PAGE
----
- The efficacy of gemcitabine for injection was evaluated in two trials (Studies 5 and 6), a randomized, single-blind, two-arm, active-controlled trial (Study 5) conducted in patients with locally advanced or metastatic pancreatic cancer who had received no prior chemotherapy and in a single-arm, open-label, multicenter trial (Study 6) conducted in patients with locally advanced or metastatic pancreatic cancer previously treated with fluorouracil or a fluorouracil-containing regimen. In Study 5, patients were randomized to receive either gemcitabine for injection 1000 mg/m2 intravenously over 30 minutes once weekly for 7 weeks followed by a one-week rest, then once weekly for 3 consecutive weeks every 28-days in subsequent cycles (n=63) or fluorouracil 600 mg/m2 intravenously over 30 minutes once weekly (n=63). In Study 6, all patients received gemcitabine for injection 1000 mg/m2 intravenously over 30 minutes once weekly for 7 weeks followed by a one-week rest, then once weekly for 3 consecutive weeks every 28-days in subsequent cycles.
- The major efficacy outcome measure in both trials was “clinical benefit response”. A patient was considered to have had a clinical benefit response if either of the following occurred:
- The patient achieved a ≥50% reduction in pain intensity (Memorial Pain Assessment Card) or analgesic consumption, or a 20-point or greater improvement in performance status (Karnofsky Performance Status) for a period of at least 4 consecutive weeks, without showing any sustained worsening in any of the other parameters. Sustained worsening was defined as 4 consecutive weeks with either any increase in pain intensity or analgesic consumption or a 20-point decrease in performance status occurring during the first 12 weeks of therapy.OR
- The patient was stable on all of the aforementioned parameters and showed a marked, sustained weight gain (≥7% increase maintained for ≥4 weeks) not due to fluid accumulation.
- Study 5 enrolled 126 patients. Demographics and baseline characteristics were similar between the arms (Table 22).
- The efficacy results are shown in Table 23 and Figure 4. Patients treated with gemcitabine for injection had statistically significant increases in clinical benefit response, survival, and time to disease progression compared to those randomized to receive fluorouracil. No confirmed objective tumor responses were observed in either treatment arm.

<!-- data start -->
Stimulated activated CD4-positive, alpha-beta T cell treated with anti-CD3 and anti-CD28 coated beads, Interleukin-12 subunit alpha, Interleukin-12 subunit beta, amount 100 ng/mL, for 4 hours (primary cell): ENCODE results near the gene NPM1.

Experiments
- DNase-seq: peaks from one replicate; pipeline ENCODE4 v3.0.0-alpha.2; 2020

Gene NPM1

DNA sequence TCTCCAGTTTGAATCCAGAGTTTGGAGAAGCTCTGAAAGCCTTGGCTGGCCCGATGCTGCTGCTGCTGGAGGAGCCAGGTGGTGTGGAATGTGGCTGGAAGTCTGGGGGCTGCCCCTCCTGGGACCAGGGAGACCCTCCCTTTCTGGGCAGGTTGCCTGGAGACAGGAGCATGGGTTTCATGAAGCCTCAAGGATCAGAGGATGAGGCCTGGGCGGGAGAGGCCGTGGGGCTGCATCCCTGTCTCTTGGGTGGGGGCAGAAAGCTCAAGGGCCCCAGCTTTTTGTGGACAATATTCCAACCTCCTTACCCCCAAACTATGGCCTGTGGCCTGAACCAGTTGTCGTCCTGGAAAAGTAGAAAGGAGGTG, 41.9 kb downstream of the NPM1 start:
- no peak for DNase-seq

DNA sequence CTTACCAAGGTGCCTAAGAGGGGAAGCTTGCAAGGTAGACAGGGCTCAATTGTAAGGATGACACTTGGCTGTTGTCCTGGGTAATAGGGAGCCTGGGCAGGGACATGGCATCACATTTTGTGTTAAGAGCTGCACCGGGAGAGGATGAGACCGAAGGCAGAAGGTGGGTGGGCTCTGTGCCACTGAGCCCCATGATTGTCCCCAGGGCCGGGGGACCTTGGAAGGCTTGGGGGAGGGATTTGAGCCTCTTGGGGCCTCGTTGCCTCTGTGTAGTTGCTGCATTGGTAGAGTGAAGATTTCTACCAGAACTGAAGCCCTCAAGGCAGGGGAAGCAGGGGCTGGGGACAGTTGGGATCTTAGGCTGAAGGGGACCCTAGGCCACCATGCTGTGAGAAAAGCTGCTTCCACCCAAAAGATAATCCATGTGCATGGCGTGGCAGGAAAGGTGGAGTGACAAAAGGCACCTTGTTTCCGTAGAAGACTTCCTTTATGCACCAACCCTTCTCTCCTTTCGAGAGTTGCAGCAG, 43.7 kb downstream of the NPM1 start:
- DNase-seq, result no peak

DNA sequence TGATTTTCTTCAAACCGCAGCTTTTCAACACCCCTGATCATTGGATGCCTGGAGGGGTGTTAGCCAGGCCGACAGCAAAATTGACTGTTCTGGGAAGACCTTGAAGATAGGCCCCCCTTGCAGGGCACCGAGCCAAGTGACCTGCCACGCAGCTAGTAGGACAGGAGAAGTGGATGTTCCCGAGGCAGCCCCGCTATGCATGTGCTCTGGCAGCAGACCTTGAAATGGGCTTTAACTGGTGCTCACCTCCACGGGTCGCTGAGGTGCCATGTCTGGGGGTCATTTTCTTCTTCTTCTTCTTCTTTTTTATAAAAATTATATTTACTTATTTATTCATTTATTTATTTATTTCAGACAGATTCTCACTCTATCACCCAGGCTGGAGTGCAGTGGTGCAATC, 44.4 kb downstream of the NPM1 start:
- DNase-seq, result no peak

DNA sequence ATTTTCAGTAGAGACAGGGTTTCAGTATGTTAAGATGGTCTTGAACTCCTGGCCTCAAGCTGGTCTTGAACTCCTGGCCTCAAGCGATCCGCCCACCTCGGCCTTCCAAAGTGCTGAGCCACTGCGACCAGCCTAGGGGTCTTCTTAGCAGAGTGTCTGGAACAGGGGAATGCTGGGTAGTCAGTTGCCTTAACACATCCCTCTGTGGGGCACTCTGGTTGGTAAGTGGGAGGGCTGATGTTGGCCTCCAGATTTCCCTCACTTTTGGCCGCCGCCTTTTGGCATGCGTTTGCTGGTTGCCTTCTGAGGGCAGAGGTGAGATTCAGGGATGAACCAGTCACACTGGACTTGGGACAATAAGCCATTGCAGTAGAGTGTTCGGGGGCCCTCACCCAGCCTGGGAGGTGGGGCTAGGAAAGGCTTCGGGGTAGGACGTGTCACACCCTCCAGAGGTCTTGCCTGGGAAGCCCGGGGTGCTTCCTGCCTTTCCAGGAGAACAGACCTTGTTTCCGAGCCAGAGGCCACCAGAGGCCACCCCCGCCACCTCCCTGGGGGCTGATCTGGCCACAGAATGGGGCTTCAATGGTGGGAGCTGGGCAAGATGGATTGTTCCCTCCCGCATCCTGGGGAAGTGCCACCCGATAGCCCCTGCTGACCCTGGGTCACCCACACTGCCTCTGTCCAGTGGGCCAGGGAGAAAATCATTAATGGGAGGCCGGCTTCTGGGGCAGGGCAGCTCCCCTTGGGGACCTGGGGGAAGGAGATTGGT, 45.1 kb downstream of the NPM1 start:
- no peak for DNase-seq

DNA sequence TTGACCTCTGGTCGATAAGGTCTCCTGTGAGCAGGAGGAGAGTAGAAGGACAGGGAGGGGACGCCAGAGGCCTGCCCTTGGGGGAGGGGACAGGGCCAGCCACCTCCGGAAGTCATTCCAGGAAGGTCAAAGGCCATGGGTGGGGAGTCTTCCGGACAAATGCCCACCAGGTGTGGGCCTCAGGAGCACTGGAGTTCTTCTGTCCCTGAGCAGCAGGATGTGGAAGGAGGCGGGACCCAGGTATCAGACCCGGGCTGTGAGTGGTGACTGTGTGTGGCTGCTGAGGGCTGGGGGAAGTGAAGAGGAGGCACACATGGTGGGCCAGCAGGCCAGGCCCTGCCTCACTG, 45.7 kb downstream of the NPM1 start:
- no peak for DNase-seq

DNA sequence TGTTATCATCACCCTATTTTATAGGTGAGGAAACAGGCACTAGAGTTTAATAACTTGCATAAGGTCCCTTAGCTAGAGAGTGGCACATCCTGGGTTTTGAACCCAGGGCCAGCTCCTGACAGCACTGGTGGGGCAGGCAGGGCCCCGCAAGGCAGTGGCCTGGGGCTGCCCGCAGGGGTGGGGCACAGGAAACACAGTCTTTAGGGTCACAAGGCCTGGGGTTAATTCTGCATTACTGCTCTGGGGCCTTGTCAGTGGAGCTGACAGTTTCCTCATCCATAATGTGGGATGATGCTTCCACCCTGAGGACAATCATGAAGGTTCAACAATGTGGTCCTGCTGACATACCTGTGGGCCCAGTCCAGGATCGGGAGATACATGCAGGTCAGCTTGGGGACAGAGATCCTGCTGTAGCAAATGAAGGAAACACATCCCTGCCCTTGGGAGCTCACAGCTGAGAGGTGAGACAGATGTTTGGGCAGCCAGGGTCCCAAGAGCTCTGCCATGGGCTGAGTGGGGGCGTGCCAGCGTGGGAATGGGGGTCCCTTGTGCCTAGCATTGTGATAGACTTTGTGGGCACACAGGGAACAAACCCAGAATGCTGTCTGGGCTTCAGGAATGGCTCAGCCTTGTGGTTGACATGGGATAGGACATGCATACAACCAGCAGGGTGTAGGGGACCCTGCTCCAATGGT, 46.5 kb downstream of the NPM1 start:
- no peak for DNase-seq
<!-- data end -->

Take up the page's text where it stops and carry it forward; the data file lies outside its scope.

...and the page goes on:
- Table 22: Baseline Demographics and Clinical Characteristics for Study 5
- A Karnofsky Performance Status.
- Gemcitabine for Injection(N=63)Fluorouracil(N=63)Male
- Median age, years
- 37 to 79
- 36 to 77
- Stage IV disease
- Baseline KPSa ≤70
- Table 23: Efficacy Results in Study 5
- A p-value for clinical benefit response calculated using the two-sided test for difference in binomial proportions. All other p-values are calculated using log rank test.
- Efficacy ParameterGemcitabine for Injection(N=63)Fluorouracil(N=63)Clinical Benefit Response22.2%
- Overall Survival Median (95% CI) in months
- 5.7 (4.7, 6.9)
- 4.2 (3.1, 5.1)
- Time to Disease Progression Median (95% CI) in months
- 2.1 (1.9, 3.4)
- 0.9 (0.9, 1.1)
- Figure 4: Kaplan-Meier Curves for Overall Survival in Study 5
- OSHA Hazardous Drugs.”OSHA. http://www.osha.gov/SLTC/hazardousdrugs/index.html
16 How Supplied/Storage And Handling
- Gemcitabine for Injection, USP is a sterile white to off-white lyophilized powder available in single-dose vials individually packaged in a carton containing 200 mg or 1 g gemcitabine:200 mg vial: NDC 0143-9394-011 g vial: NDC 0143-9395-01Gemcitabine for Injection, USP is a cytotoxic drug. Follow applicable special handling and disposal procedures.1Store at controlled room temperature 20°C to 25°C (68°F to 77°F); excursions permitted between 15°C and 30°C (59°F and 86°F) [see USP Controlled Room Temperature].